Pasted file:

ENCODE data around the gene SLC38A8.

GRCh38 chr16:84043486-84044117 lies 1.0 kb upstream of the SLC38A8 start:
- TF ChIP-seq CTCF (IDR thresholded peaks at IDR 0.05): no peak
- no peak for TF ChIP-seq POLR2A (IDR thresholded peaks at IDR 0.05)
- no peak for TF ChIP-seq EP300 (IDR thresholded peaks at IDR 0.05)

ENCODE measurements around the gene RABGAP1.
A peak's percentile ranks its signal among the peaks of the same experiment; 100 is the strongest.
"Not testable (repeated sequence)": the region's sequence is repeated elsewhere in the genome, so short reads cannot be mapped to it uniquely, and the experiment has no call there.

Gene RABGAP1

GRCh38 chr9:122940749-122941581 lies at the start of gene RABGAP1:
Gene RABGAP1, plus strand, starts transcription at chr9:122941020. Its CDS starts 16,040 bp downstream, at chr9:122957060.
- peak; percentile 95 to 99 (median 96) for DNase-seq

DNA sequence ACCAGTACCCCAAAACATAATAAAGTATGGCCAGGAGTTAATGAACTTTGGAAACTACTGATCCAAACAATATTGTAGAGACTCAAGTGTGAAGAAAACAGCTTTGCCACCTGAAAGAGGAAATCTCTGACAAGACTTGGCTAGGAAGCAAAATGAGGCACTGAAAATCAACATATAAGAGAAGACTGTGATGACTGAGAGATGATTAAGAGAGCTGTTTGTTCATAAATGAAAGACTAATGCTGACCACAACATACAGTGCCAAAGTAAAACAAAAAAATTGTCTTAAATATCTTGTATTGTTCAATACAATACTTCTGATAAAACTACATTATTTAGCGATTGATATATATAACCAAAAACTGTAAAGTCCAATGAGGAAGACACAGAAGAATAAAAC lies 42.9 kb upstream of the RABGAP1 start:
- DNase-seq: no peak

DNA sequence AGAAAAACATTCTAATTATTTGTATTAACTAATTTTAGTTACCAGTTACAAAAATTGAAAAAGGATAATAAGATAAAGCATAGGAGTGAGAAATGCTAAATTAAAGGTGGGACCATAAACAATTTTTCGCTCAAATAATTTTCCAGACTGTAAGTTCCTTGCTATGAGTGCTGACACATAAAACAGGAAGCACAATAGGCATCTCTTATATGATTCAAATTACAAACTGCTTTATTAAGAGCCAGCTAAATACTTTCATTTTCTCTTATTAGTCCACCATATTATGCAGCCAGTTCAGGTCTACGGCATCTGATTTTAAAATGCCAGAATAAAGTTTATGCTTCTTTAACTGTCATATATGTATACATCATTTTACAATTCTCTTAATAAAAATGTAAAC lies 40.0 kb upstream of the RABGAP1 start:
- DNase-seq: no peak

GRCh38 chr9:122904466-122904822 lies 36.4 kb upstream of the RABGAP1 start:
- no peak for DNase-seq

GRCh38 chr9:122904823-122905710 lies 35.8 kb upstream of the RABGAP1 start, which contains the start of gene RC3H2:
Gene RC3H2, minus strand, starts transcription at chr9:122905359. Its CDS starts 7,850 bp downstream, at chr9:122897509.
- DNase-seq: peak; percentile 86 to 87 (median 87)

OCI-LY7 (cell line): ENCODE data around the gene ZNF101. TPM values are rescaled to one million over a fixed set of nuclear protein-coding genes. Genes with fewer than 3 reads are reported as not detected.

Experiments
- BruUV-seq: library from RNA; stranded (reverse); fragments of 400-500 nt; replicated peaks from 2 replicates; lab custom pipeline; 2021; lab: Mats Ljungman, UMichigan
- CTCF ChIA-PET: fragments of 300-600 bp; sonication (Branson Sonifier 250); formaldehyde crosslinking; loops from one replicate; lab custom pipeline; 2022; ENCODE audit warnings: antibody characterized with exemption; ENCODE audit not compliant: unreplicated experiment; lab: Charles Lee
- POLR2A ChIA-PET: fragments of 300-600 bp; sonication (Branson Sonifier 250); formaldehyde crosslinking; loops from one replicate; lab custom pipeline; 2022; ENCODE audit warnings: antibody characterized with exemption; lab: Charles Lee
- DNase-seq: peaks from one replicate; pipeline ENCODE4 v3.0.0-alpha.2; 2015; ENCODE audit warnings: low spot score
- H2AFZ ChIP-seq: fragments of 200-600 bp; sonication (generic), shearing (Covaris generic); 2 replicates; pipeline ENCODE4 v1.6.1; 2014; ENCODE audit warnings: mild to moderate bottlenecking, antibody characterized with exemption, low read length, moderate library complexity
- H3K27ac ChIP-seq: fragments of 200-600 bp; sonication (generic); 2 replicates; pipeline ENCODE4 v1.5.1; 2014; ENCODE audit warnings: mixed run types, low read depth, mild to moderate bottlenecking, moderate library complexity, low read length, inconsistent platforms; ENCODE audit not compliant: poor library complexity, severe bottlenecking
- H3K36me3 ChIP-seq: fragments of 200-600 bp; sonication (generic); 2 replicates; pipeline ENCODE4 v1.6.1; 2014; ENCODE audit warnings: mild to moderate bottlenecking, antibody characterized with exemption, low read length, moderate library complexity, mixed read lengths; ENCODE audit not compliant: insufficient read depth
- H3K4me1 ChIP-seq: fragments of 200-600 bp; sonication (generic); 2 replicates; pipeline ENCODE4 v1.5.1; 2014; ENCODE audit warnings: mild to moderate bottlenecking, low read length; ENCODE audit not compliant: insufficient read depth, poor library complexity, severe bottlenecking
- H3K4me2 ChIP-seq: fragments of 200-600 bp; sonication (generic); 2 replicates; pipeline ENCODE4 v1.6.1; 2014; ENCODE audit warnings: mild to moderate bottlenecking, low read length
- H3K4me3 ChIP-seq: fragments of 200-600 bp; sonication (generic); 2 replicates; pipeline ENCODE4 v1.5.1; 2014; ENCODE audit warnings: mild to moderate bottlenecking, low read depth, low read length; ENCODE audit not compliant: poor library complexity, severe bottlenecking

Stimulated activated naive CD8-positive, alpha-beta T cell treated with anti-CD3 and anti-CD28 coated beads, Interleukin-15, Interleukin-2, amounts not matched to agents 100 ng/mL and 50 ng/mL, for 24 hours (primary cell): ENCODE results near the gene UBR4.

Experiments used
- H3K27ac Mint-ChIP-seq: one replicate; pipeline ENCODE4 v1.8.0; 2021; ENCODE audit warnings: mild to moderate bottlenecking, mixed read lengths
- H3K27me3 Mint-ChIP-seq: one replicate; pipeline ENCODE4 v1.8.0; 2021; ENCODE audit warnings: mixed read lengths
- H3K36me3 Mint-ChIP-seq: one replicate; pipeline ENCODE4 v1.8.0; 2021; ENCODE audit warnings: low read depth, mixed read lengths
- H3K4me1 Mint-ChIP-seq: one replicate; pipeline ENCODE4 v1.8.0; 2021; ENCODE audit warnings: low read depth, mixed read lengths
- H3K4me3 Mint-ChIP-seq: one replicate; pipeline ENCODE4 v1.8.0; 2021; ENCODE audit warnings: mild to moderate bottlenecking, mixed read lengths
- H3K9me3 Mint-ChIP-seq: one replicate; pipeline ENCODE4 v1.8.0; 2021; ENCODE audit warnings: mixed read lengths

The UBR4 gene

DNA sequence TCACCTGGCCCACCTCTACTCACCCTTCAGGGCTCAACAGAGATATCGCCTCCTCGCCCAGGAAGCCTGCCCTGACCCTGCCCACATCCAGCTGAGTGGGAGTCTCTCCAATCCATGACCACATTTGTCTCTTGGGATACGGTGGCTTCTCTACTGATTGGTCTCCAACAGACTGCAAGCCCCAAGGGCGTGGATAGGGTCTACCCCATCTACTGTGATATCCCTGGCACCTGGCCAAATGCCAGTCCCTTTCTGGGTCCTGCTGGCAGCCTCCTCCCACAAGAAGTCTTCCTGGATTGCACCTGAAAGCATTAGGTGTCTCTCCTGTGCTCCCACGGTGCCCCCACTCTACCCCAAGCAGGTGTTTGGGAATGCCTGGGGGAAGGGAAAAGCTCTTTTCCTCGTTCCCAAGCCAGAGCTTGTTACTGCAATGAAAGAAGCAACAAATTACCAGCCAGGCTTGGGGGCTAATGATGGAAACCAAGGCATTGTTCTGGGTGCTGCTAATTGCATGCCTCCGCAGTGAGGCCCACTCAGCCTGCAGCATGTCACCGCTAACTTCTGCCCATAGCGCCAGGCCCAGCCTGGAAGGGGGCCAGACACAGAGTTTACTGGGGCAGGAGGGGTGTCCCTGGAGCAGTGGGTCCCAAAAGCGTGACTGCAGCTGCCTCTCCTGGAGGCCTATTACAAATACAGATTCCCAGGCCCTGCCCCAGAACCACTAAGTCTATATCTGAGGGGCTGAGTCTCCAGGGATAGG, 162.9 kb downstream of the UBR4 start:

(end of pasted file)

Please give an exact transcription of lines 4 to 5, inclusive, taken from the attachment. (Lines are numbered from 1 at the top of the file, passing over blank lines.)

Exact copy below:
- no peak for TF ChIP-seq POLR2A (IDR thresholded peaks at IDR 0.05)
- no peak for TF ChIP-seq EP300 (IDR thresholded peaks at IDR 0.05)